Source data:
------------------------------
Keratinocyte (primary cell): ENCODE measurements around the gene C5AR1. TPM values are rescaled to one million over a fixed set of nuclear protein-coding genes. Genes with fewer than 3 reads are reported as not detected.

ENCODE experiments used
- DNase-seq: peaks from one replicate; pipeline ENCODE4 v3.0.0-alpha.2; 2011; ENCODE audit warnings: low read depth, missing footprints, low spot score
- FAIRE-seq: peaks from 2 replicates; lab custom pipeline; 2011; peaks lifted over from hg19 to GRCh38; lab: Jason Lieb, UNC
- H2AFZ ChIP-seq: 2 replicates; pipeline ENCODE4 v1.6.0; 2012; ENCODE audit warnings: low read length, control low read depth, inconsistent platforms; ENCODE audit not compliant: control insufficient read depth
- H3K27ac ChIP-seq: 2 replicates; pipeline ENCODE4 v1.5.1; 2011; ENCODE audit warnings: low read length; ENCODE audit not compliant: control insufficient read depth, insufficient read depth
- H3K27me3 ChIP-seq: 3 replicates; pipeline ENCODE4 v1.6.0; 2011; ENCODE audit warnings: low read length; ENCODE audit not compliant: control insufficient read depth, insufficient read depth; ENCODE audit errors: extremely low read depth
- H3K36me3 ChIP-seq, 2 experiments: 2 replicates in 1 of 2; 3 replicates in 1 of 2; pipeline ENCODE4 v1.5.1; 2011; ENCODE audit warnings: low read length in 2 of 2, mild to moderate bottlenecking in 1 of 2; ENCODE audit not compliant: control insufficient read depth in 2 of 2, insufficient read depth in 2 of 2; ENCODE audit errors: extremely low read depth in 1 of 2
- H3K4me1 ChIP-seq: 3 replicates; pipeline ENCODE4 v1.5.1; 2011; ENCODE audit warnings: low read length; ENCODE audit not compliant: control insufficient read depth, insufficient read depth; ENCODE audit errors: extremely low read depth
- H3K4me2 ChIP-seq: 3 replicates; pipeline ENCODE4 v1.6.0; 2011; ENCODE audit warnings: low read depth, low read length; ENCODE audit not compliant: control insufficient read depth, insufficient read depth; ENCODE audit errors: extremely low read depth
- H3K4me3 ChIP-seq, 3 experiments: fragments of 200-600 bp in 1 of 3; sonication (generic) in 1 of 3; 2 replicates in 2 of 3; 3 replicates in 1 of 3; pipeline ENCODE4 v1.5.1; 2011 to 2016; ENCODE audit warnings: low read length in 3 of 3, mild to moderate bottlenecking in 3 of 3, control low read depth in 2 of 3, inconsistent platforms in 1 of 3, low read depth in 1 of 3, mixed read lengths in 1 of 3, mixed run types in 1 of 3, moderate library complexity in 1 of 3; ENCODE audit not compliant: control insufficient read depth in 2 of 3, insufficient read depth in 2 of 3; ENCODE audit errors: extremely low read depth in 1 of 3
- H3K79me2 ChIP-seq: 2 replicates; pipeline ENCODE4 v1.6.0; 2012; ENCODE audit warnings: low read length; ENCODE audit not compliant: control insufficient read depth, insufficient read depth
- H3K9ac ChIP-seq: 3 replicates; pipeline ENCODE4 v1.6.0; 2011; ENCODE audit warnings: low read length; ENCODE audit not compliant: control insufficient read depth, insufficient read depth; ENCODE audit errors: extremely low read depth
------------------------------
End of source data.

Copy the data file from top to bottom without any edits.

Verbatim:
Keratinocyte (primary cell): ENCODE measurements around the gene C5AR1. TPM values are rescaled to one million over a fixed set of nuclear protein-coding genes. Genes with fewer than 3 reads are reported as not detected.

ENCODE experiments used
- DNase-seq: peaks from one replicate; pipeline ENCODE4 v3.0.0-alpha.2; 2011; ENCODE audit warnings: low read depth, missing footprints, low spot score
- FAIRE-seq: peaks from 2 replicates; lab custom pipeline; 2011; peaks lifted over from hg19 to GRCh38; lab: Jason Lieb, UNC
- H2AFZ ChIP-seq: 2 replicates; pipeline ENCODE4 v1.6.0; 2012; ENCODE audit warnings: low read length, control low read depth, inconsistent platforms; ENCODE audit not compliant: control insufficient read depth
- H3K27ac ChIP-seq: 2 replicates; pipeline ENCODE4 v1.5.1; 2011; ENCODE audit warnings: low read length; ENCODE audit not compliant: control insufficient read depth, insufficient read depth
- H3K27me3 ChIP-seq: 3 replicates; pipeline ENCODE4 v1.6.0; 2011; ENCODE audit warnings: low read length; ENCODE audit not compliant: control insufficient read depth, insufficient read depth; ENCODE audit errors: extremely low read depth
- H3K36me3 ChIP-seq, 2 experiments: 2 replicates in 1 of 2; 3 replicates in 1 of 2; pipeline ENCODE4 v1.5.1; 2011; ENCODE audit warnings: low read length in 2 of 2, mild to moderate bottlenecking in 1 of 2; ENCODE audit not compliant: control insufficient read depth in 2 of 2, insufficient read depth in 2 of 2; ENCODE audit errors: extremely low read depth in 1 of 2
- H3K4me1 ChIP-seq: 3 replicates; pipeline ENCODE4 v1.5.1; 2011; ENCODE audit warnings: low read length; ENCODE audit not compliant: control insufficient read depth, insufficient read depth; ENCODE audit errors: extremely low read depth
- H3K4me2 ChIP-seq: 3 replicates; pipeline ENCODE4 v1.6.0; 2011; ENCODE audit warnings: low read depth, low read length; ENCODE audit not compliant: control insufficient read depth, insufficient read depth; ENCODE audit errors: extremely low read depth
- H3K4me3 ChIP-seq, 3 experiments: fragments of 200-600 bp in 1 of 3; sonication (generic) in 1 of 3; 2 replicates in 2 of 3; 3 replicates in 1 of 3; pipeline ENCODE4 v1.5.1; 2011 to 2016; ENCODE audit warnings: low read length in 3 of 3, mild to moderate bottlenecking in 3 of 3, control low read depth in 2 of 3, inconsistent platforms in 1 of 3, low read depth in 1 of 3, mixed read lengths in 1 of 3, mixed run types in 1 of 3, moderate library complexity in 1 of 3; ENCODE audit not compliant: control insufficient read depth in 2 of 3, insufficient read depth in 2 of 3; ENCODE audit errors: extremely low read depth in 1 of 3
- H3K79me2 ChIP-seq: 2 replicates; pipeline ENCODE4 v1.6.0; 2012; ENCODE audit warnings: low read length; ENCODE audit not compliant: control insufficient read depth, insufficient read depth
- H3K9ac ChIP-seq: 3 replicates; pipeline ENCODE4 v1.6.0; 2011; ENCODE audit warnings: low read length; ENCODE audit not compliant: control insufficient read depth, insufficient read depth; ENCODE audit errors: extremely low read depth